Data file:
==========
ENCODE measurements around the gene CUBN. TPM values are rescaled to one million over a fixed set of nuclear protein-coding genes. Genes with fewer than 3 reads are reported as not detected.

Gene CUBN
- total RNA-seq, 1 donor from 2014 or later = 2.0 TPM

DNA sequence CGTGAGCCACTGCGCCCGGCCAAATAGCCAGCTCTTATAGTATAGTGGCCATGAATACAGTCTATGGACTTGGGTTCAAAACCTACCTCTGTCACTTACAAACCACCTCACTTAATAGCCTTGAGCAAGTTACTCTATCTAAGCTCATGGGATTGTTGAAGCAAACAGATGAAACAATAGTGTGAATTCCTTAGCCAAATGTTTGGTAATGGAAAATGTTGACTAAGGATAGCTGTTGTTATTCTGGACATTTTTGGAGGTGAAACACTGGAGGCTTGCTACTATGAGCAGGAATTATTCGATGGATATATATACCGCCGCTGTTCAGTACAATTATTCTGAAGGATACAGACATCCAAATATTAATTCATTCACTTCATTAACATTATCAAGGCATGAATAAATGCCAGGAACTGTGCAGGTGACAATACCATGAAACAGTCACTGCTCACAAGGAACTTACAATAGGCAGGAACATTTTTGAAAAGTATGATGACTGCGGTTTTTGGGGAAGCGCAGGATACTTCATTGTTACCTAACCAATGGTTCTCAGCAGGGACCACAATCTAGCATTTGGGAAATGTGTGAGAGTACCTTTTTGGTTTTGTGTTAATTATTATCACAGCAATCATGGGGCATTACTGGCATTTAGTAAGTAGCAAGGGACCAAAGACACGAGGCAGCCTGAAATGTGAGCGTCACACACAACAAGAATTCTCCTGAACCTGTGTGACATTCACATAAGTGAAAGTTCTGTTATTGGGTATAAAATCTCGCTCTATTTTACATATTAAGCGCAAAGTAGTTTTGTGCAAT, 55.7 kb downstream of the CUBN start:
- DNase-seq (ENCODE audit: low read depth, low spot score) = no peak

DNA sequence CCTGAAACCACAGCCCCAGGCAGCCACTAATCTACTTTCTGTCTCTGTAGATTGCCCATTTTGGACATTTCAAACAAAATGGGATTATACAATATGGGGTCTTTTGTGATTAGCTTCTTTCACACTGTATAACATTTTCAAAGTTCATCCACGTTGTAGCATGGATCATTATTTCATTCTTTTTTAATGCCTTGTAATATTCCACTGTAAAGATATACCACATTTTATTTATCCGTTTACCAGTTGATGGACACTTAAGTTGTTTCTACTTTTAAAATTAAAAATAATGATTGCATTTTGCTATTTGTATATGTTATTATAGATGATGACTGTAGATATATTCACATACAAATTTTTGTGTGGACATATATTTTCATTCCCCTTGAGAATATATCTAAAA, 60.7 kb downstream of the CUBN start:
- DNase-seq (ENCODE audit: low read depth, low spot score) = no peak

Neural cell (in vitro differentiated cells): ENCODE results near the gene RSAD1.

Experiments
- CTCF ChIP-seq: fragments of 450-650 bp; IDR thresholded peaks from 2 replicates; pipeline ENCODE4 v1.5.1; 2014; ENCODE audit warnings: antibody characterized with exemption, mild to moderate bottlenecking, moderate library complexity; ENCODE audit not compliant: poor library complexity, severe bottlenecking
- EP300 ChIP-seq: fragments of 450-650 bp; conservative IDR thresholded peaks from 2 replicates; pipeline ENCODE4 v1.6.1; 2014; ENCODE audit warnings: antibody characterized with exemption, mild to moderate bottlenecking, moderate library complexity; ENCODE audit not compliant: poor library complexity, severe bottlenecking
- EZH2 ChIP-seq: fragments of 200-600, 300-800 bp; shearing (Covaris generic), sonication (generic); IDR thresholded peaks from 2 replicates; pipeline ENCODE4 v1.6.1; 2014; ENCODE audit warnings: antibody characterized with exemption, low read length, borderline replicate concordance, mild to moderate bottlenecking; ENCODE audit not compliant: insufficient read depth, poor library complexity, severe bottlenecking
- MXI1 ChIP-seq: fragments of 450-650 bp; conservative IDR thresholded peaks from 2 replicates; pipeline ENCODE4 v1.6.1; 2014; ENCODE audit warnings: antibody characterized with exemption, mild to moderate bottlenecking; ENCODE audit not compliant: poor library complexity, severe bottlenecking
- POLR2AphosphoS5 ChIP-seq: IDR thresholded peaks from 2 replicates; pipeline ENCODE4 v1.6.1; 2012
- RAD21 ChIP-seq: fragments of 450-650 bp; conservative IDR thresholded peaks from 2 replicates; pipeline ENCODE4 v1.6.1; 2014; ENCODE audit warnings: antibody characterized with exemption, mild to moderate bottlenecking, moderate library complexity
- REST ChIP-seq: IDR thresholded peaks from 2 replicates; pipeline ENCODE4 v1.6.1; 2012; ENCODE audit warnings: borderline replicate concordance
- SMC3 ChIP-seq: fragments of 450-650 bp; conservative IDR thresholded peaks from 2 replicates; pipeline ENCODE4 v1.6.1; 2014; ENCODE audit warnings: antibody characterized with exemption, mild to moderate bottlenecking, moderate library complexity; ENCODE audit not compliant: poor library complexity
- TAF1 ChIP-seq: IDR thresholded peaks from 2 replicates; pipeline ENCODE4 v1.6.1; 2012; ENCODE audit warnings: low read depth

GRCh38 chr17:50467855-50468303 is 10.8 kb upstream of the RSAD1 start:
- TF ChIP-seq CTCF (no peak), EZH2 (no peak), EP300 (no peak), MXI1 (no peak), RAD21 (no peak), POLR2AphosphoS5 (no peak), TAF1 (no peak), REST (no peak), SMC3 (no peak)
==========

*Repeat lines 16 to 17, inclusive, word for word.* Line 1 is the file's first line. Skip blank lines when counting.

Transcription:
- REST ChIP-seq: IDR thresholded peaks from 2 replicates; pipeline ENCODE4 v1.6.1; 2012; ENCODE audit warnings: borderline replicate concordance
- SMC3 ChIP-seq: fragments of 450-650 bp; conservative IDR thresholded peaks from 2 replicates; pipeline ENCODE4 v1.6.1; 2014; ENCODE audit warnings: antibody characterized with exemption, mild to moderate bottlenecking, moderate library complexity; ENCODE audit not compliant: poor library complexity